This post was written entirely in the IPython notebook. You can download this notebook, or see a static view on nbviewer.

by Jake Vanderplas at August 14, 2015 06:00 PM

August 13, 2015

Continuum Analytics

Memex - Mining the Dark Web

Continuum Analytics has always been a leader in open source development and state-of-the-art technology. A prime example of our dedication to addressing complex problems and testing the boundaries of data science can be seen in our work on the Defense Advanced Research Projects Agency (DARPA) Memex program, which has been featured on 60 Minutes.

by Katrina Riehl at August 13, 2015 01:46 PM


NumFOCUS Supported Project Data Carpentry Receives Grant

Data Carpentry

NumFOCUS is pleased to announce that one of our sponsored projects, Data Carpentry, has received $750,000 in funding from the Gordon and Betty Moore Foundation.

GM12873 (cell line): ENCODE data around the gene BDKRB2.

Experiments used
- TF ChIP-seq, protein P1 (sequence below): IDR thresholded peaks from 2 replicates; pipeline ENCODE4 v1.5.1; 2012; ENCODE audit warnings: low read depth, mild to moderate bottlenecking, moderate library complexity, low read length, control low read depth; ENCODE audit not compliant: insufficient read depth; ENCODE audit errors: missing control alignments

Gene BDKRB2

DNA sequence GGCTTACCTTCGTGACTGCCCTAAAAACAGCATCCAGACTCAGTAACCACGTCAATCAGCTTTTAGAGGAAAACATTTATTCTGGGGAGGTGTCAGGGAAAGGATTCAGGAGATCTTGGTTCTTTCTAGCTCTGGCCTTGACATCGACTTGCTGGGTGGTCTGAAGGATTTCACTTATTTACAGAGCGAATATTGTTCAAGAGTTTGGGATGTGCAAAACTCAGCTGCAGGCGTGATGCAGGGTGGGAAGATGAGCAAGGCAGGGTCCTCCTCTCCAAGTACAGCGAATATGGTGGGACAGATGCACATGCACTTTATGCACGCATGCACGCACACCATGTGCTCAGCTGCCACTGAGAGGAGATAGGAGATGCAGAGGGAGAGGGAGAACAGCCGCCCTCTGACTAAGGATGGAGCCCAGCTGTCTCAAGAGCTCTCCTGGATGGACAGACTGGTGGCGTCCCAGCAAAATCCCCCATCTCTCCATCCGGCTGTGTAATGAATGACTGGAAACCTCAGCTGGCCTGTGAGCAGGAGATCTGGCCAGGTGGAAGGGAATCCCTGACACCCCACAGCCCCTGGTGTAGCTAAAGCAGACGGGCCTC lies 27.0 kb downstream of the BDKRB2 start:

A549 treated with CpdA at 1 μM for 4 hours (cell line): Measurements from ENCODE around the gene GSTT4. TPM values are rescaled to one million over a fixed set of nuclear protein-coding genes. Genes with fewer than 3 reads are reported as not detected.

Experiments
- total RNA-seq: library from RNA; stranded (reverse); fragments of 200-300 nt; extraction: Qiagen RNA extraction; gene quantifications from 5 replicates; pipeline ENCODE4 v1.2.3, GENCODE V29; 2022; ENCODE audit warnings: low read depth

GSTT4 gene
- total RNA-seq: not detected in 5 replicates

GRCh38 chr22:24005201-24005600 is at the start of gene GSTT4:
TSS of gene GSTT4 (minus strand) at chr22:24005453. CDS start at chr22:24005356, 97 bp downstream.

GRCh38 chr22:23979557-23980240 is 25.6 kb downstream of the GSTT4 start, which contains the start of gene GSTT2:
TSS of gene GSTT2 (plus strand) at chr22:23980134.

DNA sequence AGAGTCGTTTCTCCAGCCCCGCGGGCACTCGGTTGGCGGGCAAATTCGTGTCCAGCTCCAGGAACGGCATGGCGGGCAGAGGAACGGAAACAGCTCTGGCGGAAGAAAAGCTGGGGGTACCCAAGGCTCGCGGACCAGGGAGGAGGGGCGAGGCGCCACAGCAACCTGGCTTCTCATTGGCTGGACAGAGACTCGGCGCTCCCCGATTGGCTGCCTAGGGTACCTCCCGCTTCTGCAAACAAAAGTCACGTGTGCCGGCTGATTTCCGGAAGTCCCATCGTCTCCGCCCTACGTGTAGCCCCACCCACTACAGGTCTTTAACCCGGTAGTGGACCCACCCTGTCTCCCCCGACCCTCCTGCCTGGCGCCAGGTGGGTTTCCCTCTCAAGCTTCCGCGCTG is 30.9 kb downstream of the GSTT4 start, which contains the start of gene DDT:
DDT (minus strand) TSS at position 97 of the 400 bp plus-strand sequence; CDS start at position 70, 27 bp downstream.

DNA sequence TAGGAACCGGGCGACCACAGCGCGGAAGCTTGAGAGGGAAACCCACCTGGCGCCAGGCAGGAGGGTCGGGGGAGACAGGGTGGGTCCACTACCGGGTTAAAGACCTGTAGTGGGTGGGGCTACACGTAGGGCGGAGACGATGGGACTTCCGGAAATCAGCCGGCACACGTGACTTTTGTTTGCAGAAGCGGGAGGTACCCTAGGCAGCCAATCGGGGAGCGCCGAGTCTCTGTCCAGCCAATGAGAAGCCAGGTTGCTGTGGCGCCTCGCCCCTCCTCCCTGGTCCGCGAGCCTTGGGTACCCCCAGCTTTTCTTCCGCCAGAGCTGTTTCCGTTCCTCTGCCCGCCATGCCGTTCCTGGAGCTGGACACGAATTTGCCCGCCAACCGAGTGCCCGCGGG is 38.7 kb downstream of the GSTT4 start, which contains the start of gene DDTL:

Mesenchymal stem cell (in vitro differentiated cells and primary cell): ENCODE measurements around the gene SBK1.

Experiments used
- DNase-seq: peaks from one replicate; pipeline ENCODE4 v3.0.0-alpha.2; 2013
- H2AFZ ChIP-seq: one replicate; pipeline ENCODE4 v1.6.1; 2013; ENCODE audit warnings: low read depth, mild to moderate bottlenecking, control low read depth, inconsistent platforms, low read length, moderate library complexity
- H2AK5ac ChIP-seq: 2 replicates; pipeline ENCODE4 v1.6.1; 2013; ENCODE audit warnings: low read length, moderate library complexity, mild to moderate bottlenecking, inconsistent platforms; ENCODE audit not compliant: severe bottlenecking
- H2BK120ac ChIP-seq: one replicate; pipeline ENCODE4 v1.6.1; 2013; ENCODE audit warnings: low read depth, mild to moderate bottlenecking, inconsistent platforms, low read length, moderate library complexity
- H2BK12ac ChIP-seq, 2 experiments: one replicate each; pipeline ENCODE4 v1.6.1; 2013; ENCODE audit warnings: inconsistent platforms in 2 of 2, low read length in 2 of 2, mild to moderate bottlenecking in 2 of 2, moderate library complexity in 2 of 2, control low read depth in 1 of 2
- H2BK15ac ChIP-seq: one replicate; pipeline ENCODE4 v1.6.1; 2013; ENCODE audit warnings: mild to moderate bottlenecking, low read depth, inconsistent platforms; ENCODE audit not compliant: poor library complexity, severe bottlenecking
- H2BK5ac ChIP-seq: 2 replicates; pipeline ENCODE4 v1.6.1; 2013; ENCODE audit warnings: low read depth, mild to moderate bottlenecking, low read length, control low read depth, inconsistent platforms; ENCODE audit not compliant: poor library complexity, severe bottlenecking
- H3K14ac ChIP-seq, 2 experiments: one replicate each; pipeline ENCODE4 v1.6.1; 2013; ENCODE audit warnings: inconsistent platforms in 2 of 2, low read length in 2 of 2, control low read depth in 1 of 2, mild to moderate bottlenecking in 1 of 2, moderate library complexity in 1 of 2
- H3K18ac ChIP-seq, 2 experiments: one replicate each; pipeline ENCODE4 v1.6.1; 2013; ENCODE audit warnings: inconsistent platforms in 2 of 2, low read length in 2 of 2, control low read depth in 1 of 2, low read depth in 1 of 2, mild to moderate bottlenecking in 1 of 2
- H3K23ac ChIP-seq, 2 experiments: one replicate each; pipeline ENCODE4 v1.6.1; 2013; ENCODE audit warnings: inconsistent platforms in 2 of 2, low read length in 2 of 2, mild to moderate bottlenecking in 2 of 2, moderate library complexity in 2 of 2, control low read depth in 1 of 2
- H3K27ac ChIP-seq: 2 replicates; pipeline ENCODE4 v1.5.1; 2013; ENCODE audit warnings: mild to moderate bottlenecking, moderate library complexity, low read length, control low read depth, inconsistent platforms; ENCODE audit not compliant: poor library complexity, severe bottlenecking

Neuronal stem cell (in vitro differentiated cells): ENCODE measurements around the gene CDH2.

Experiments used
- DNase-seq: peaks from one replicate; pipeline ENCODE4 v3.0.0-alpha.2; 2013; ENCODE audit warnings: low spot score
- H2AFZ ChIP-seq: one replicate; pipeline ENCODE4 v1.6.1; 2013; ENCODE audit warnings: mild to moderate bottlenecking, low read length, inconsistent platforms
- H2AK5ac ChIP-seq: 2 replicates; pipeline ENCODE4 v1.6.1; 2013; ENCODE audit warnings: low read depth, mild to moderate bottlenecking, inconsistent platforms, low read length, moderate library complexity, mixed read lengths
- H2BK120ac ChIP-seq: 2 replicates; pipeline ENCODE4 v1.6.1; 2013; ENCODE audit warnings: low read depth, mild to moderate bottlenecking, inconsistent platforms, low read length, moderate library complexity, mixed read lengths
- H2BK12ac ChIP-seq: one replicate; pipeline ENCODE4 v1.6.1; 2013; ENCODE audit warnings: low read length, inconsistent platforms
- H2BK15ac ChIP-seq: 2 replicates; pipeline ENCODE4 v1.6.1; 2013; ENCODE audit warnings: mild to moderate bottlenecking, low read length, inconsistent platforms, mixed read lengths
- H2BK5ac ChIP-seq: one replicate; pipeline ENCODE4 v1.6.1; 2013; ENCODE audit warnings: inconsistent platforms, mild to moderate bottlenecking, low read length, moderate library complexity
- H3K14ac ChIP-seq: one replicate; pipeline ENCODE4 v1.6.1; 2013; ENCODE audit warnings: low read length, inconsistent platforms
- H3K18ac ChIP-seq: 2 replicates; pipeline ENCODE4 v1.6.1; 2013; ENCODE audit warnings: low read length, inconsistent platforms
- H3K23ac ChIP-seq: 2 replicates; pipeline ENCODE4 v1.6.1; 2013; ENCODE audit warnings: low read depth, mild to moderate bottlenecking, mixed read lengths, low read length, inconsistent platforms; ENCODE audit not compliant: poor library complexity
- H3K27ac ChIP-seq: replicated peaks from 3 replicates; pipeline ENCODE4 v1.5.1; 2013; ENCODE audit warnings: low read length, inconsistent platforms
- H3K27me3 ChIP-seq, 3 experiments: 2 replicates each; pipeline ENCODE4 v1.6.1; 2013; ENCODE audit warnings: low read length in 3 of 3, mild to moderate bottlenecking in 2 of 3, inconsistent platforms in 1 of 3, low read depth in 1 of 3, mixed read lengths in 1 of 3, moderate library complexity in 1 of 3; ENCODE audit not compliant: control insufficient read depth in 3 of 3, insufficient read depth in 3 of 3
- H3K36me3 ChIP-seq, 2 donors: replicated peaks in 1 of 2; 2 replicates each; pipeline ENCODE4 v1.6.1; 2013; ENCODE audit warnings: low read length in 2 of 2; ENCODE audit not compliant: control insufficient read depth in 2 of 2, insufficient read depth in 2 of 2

NumFOCUS is committed to supporting and promoting world-class, innovative, open source scientific software. A fundamental component of this mission is to develop and provide training that instills good practice, enables scientific progress, and develops a diverse and strong community around open source and open science. We are excited to continue to work with Data Carpentry to grow this community! Also look for Data Carpentry contributors at upcoming PyData conferences.

Additional information about the activities to be funded by this grant is available at the Data Carpentry blog.

by Gina Helfrich at August 13, 2015 05:00 AM

August 11, 2015

Matthieu Brucher

Announcement: ATKUniversalVariableDelay 1.0.2 and ATKUniversalDelay 1.2.0

I’m happy to announce the release of a variable delay plugin and an update to a fixed delay plugin based on the Audio Toolkit. They are available on Windows and OS X (min. 10.8) in different formats. The variable delay plugin allows to define a delay based on a sinusoid (mean delay, delay amplitude and frequency) and mix it with feedback and forward signals. The fixed delay plugin allows a fixed delay (up to a second). Both plugins can run at 192kHz.


The supported formats are:

  • VST2 (32bits/64bits on Windows, 64bits on OS X)